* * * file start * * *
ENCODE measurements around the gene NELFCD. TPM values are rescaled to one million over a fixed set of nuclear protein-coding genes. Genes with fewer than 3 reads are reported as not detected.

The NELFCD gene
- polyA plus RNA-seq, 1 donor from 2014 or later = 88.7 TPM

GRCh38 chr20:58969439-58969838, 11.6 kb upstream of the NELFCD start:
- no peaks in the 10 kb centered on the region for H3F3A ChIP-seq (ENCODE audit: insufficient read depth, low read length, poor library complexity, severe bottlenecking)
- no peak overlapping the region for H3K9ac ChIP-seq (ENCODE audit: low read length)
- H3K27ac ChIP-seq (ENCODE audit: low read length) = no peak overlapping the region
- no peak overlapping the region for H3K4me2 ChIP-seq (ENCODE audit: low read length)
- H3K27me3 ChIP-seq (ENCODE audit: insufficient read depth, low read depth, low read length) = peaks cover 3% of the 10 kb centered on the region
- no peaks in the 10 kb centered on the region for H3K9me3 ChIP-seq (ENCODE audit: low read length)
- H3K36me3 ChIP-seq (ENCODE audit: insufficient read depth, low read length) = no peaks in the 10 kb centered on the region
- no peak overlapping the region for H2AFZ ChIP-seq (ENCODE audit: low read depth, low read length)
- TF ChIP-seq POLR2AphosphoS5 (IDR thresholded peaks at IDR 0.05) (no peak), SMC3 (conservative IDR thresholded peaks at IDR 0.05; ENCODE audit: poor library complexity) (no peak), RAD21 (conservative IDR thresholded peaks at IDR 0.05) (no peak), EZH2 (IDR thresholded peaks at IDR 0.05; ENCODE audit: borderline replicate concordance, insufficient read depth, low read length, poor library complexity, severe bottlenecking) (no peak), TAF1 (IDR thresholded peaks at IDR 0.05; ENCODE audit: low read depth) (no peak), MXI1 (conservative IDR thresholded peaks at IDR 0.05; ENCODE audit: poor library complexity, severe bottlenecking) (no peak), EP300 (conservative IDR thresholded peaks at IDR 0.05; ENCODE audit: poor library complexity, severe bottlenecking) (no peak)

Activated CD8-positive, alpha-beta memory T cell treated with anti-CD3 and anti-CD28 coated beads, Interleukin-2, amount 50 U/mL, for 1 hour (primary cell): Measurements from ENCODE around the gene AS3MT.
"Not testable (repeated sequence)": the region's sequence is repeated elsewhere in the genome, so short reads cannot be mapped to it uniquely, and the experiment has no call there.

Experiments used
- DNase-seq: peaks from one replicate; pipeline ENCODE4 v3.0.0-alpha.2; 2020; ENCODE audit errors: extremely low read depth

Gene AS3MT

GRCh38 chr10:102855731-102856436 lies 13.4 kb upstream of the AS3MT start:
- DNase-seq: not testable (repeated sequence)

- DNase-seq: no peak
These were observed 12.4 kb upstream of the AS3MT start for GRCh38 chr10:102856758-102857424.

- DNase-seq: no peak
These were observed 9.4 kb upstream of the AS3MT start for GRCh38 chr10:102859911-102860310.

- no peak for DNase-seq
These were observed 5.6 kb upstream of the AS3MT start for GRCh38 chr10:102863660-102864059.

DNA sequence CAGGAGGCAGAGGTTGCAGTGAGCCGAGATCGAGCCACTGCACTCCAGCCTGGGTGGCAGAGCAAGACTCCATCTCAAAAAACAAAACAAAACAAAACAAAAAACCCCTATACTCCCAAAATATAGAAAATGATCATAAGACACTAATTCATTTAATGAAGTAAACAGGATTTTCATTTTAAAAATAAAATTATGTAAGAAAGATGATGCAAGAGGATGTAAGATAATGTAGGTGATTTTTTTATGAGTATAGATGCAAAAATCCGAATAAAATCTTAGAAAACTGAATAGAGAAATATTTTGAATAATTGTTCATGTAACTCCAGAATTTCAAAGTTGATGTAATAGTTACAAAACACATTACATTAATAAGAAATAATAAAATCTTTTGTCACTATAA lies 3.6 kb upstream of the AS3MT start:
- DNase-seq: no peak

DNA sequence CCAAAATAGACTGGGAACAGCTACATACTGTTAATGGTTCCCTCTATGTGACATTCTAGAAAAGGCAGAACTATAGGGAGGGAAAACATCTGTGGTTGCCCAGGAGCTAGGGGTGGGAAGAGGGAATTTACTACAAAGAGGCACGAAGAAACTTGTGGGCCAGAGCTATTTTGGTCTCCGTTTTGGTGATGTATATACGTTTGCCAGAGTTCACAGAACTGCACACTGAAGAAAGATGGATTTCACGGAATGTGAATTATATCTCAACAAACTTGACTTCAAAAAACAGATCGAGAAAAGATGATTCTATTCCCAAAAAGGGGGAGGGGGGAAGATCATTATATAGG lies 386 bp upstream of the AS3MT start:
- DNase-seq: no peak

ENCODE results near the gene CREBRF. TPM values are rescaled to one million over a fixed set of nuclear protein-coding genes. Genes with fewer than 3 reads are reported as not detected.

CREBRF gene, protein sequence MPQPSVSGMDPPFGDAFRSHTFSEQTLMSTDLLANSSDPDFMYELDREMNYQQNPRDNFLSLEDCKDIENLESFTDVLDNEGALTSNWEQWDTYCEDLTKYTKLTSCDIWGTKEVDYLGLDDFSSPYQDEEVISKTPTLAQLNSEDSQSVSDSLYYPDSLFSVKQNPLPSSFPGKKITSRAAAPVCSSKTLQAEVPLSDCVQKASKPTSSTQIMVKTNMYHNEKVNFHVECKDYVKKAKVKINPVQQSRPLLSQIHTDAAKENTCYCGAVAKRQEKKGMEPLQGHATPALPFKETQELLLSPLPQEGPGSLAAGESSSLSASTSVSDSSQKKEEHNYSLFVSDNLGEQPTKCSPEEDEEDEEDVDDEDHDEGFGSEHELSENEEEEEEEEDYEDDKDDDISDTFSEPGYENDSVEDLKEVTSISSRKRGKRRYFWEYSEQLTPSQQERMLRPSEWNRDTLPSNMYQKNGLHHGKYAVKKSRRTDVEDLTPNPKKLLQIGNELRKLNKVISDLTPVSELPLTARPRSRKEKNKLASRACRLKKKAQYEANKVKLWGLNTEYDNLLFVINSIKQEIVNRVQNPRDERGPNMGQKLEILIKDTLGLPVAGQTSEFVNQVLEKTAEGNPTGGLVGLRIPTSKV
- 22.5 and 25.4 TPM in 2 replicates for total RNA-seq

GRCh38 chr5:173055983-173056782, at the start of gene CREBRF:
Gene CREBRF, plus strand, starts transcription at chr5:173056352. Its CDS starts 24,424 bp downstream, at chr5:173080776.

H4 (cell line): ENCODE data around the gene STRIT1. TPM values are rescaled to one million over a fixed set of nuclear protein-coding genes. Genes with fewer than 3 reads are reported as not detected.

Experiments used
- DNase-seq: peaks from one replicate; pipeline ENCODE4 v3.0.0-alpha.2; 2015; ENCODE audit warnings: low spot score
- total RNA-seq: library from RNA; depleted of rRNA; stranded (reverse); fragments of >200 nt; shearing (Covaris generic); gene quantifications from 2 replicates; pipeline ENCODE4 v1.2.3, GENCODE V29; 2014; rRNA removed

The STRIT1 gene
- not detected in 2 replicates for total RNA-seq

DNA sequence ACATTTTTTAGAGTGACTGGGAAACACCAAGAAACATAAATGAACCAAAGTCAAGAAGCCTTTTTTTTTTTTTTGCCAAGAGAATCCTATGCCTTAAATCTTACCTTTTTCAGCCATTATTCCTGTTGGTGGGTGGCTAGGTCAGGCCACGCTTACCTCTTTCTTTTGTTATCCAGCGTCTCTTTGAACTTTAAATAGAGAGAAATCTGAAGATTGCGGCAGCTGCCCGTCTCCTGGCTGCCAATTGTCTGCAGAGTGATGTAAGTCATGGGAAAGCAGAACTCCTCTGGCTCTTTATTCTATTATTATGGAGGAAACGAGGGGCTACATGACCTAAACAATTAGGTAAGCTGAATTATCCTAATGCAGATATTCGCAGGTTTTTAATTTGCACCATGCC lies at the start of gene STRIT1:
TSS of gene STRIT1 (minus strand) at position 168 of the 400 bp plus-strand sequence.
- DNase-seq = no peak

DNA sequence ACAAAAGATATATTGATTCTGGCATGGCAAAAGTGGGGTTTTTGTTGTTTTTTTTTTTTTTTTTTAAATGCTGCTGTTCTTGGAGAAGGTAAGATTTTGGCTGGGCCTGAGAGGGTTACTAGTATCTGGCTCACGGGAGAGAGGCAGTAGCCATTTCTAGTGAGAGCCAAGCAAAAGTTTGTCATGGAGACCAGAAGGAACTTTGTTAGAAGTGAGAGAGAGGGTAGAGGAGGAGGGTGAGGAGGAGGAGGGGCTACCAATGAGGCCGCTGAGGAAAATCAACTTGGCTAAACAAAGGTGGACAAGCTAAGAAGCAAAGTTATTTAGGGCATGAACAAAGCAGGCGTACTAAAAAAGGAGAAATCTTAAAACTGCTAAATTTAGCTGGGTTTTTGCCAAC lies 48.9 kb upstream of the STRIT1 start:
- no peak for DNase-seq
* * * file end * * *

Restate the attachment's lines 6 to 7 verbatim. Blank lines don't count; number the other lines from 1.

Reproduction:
- no peak overlapping the region for H3K9ac ChIP-seq (ENCODE audit: low read length)
- H3K27ac ChIP-seq (ENCODE audit: low read length) = no peak overlapping the region